In order to further optimize the derivation of current with respect to the sinusoidal waveform, a direct voltage signal can be superimposed on the nominal signal proportional to the voltage across the controlled semiconductor switch 3. This direct voltage signal VE = is supplied from a terminal point H to a junction point 17 between the two voltage divider resistors 15 and 16 through a diode 18 and a resistor 19. This direct voltage signal may be positive or negative and may vary at a rate which is large as compared with the period duration of the alternating voltage source. The value of the direct voltage signal can be adjusted by a corresponding proportioning of the resistors 15, 16 and 19. The diodes 14 and 18 serve to decouple the direct voltage signal from the voltage of the voltage divider 10 and 11, respectively.
The direct voltage signal superimposed on the nominal signal can be derived at a tapping-point 20 of the choke coil 4 of the down converter. The high-frequency voltage derived from this tapping-point 20 is rectified by a diode 21 and charges a capacitor 23 through a resistor 22. The voltage of this capacitor is stabilized to a value VA = by means of a Zener diode 24 which is connected to a point I of the circuit arrangement and which can be utilized as a direct voltage source both for the direct voltage signal to be superimposed on the nominal signal and for the direct voltage supply of the control circuit 8 at a point G.
FIG. 2 shows an embodiment of the control circuit 8 that can be used in the circuit arrangement shown in FIG. 1. This circuit essentially comprises a comparator with hysteresis 25 which is coupled to an amplifier 26. The comparator 25 compares the nominal and actual signals applied to the inputs C and D. When the actual signal reaches the nominal signal plus comparator hysteresis, the controlled semiconductor switch 3 is switched to the non-conducting state by means of the amplifier 26. As a result, the lamp current and hence also the actual signal decreases. When the actual signal reaches the nominal signal minus comparator hysteresis, the comparator 25 again switches via the amplifier 26, the switching transistor 3 to the conducting state, as a result of which the lamp current increases again. Thus, the lamp current always varies within the hysteresis limits about the nominal value.
The voltage divider connected parallel to the controlled semiconductor switch may be composed of more than two resistors. Moreover, the nominal signal need not necessarily be derived at a tapping-point of the voltage divider connected to a capacitor. The first resistor of the voltage divider need not be connected to the measuring resistor either, but may be connected to other points of the circuit arrangement.
Finally, it should be noted that the circuit arrangement according to the invention is not limited to the use as a down converter, but may also be constructed, for example, as a boost converter, a bridge or half-bridge circuit or a pushpull converter.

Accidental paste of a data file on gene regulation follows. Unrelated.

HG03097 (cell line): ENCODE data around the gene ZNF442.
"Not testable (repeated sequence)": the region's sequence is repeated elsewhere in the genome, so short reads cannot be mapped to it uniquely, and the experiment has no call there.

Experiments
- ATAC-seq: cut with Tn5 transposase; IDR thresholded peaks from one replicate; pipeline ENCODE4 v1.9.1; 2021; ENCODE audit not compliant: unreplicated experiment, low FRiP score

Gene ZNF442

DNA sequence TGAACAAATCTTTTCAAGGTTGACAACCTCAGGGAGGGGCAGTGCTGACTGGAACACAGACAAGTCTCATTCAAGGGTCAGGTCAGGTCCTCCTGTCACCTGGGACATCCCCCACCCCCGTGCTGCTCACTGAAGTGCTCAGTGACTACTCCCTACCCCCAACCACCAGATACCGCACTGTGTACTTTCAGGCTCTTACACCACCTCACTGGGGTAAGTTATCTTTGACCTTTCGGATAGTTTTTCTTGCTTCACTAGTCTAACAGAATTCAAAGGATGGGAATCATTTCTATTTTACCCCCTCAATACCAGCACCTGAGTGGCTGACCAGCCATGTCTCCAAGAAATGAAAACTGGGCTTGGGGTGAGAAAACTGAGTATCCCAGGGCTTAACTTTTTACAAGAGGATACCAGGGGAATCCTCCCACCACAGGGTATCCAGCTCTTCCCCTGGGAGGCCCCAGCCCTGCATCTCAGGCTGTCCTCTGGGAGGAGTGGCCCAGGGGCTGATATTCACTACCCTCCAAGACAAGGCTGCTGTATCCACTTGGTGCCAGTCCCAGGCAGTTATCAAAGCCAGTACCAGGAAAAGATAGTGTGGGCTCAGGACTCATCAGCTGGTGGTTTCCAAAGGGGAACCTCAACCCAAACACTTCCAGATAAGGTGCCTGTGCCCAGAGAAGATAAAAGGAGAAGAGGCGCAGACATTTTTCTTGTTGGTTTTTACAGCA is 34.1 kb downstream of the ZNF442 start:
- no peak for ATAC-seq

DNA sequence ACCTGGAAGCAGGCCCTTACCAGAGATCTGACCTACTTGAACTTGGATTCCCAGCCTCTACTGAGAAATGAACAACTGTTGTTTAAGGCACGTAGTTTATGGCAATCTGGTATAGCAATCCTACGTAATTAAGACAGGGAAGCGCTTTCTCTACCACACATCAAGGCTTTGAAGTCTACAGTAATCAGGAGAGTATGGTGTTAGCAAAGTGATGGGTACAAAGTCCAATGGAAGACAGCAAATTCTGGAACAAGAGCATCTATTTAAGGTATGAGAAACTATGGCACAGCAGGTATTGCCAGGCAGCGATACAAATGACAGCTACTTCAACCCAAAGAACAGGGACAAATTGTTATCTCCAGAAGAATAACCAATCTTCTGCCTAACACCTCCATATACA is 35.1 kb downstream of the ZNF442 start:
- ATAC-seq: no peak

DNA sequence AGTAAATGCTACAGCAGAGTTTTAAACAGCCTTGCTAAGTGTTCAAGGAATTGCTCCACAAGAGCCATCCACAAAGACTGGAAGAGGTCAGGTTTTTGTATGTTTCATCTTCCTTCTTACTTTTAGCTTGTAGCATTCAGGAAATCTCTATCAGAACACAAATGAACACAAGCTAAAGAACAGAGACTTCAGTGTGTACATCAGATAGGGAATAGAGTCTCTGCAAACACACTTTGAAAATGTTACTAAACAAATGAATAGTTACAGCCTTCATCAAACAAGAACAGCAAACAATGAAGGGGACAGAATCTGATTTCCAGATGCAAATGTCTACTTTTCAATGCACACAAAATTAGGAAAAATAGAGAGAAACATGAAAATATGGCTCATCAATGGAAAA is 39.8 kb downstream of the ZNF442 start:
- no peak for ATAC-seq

In an embodiment for operating a 30 W high-pressure sodium vapour discharge lamp with a lamp operating voltage of about 50 V, the essential components of the circuit arrangement had the following values:
______________________________________Capacitor 2 1 μFcapacitor 12 10 nFresistor 7 1 Ωresistor 10 10k Ωresistor 11 100k Ωresistor 15 1.8k Ωresistor 16 1k Ωresistor 19 3.3k Ωchoke coil 4 1 mHdirect voltage at 5 V.point I______________________________________
In the embodiment described, the semiconductor switch is a switching transistor. However, the invention is not limited to switching transistors, but may also make use of, for example, thyristors, triacs and GTO's.
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|Citing Patent||Filing date||Publication date||Applicant||Title|
|US5235255 *||Apr 2, 1992||Aug 10, 1993||U.S. Philips Corporation||Switching circuit for operating a discharge lamp with constant power|
|US5237244 *||Jul 15, 1991||Aug 17, 1993||Bertenshaw David R||Electric lighting and power controllers therefor|
|US5532528 *||May 17, 1995||Jul 2, 1996||U.S. Philips Corporation||Converter including direct current detection|
|US5608293 *||Oct 12, 1995||Mar 4, 1997||U.S. Philips Corporation||Lamp circuit arrangement for controlling current flow through switching element|
|US5710488 *||Mar 23, 1992||Jan 20, 1998||Nilssen; Ole K.||Low-frequency high-efficacy electronic ballast|
|U.S. Classification||315/200.00R, 315/224, 315/227.00R, 315/244, 315/209.00R|
|International Classification||H05B41/288, H05B41/24, H05B41/392|
|Cooperative Classification||H05B41/392, H05B41/288|
|European Classification||H05B41/288, H05B41/392|
|May 17, 1993||FPAY||Fee payment|
Year of fee payment: 4
|Jul 29, 1997||REMI||Maintenance fee reminder mailed|
|Dec 21, 1997||LAPS||Lapse for failure to pay maintenance fees|
|Mar 3, 1998||FP||Expired due to failure to pay maintenance fee|
Effective date: 19971224